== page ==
This is an installment of “Hunger in NJ,” a series produced by NJTV News and NJ Spotlight on food insecurity, a condition facing thousands of families in New Jersey, often forcing them to choose between paying the bills and putting enough food on the table.
The state’s largest food bank is struggling to tackle food insecurity amid the COVID-19 crisis, after supermarket shelves have been left empty by panicked shoppers hoarding the very goods used to feed already vulnerable families.
Carlos Rodriguez, president and CEO of the Community Foodbank of NJ, says his organization is facing a situation with few if any precedents.
“It reminds me a little of how we are operating as human service and food banks during the recession and Sandy, combined,” he said, from the organization’s warehouse in Hillside.
The anti-hunger effort is facing a challenge on two fronts, he said.
“There will be a shortage, there currently is a shortage,” Rodriguez said. “But I think, more important than the shortage, there is an increase in need.”
He cited a 15-fold increase in the ranks of the unemployed in New Jersey since officials have ordered all non-essential business closed to stanch the spread of the novel coronavirus that has now killed more than 110 in the state, and sickened thousands of others.
“That is the new reality,” he said. “We see it increasing before it stabilizes.”
Even before the outbreak, the Foodbank was serving 900,000 food insecure residents in New Jersey. The organization is now bracing for many more.
“As the virus spread to other counties, we really started a big push in Bergen,” he said. “We’re continuing in Essex County — especially in Newark where there are so many vulnerable families to begin with.”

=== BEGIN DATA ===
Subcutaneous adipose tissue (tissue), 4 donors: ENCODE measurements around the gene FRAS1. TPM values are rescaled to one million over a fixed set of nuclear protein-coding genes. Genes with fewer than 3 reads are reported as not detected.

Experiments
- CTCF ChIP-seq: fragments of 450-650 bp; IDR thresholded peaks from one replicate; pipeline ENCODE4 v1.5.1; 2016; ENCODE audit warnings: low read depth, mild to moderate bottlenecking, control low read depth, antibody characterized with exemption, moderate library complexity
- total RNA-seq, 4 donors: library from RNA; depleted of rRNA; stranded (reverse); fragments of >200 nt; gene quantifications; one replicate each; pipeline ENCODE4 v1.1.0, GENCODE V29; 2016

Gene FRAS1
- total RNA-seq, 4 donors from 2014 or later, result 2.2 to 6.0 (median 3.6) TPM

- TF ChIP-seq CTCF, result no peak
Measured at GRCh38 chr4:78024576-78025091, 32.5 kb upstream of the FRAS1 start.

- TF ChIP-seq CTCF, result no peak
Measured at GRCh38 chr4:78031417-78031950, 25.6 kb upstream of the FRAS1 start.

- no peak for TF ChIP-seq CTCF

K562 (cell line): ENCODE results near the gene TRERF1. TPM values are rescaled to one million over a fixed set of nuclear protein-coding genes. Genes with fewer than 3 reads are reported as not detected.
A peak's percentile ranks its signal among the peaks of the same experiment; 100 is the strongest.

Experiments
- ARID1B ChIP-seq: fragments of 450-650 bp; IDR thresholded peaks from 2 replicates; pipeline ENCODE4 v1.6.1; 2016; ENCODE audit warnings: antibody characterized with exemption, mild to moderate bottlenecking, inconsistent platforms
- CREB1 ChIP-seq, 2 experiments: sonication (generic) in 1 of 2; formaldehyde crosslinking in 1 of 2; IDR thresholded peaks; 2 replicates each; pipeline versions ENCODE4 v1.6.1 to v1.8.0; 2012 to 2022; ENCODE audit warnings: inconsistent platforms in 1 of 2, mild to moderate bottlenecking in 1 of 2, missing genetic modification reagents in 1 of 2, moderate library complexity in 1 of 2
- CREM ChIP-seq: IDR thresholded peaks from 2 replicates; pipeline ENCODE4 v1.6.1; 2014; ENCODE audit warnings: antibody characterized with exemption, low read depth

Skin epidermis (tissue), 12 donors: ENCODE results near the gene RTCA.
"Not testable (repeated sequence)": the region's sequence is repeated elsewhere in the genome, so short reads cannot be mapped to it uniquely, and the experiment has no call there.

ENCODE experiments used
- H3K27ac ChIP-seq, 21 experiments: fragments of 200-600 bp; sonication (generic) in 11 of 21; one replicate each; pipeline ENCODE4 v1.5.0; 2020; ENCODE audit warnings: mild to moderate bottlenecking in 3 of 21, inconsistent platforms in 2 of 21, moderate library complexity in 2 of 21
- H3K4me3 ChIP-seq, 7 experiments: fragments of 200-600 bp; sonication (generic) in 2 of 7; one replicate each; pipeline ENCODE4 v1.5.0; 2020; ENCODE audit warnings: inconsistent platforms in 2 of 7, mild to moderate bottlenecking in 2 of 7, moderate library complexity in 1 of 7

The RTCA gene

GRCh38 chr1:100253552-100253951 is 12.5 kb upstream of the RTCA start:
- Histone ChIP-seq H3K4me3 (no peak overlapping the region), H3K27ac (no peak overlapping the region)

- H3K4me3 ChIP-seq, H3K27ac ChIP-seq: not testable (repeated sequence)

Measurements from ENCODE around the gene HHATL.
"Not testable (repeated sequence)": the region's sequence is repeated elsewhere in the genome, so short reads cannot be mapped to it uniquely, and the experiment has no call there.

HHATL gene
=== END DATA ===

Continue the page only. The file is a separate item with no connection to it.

“In Atlantic County, we were distributing the day after casinos closed,” he added, noting that 8,000 people were sidelined from their jobs as a result of the order to close the gambling halls.
COVID-19 has also changed the way the Community Foodbank goes about its business. New safety methods have been implemented, including social distancing and the use of masks and gloves, and volunteers are being trained to recognize symptoms of the illness.
All of which has a significant impact on the efficiency of operations at the massive food hub.
“What we used to do in an eight- and 10-hour shift. Now is spread out to over 24 hours,” he said.
To compensate, the warehouse is operating in three shifts of eight hours, both to accommodate the 30 or so pantries that come and pickup food from the hub Monday through Saturday and to unpack food that’s brought in to the warehouse.
Rodriguez says the organization is moving enough food to provide nearly 6 million meals a month, including at least 5,000 emergency meal kits — individual parcels that contain enough food for 40 meals servings, so that families in need can shelter in place.
Some help is coming via the New Jersey Supplemental Nutrition Assistance Program, which recently announced that it will be distributing $70 million in extra SNAP benefits over the next two months to help more than 200,000 households buy groceries.
Rodriguez says he welcomes the support. But he also notes that the demand from those who are food insecure will continue well after the outbreak is resolved.
Support for “Hunger in NJ” has been provided by the Robert Wood Johnson Foundation.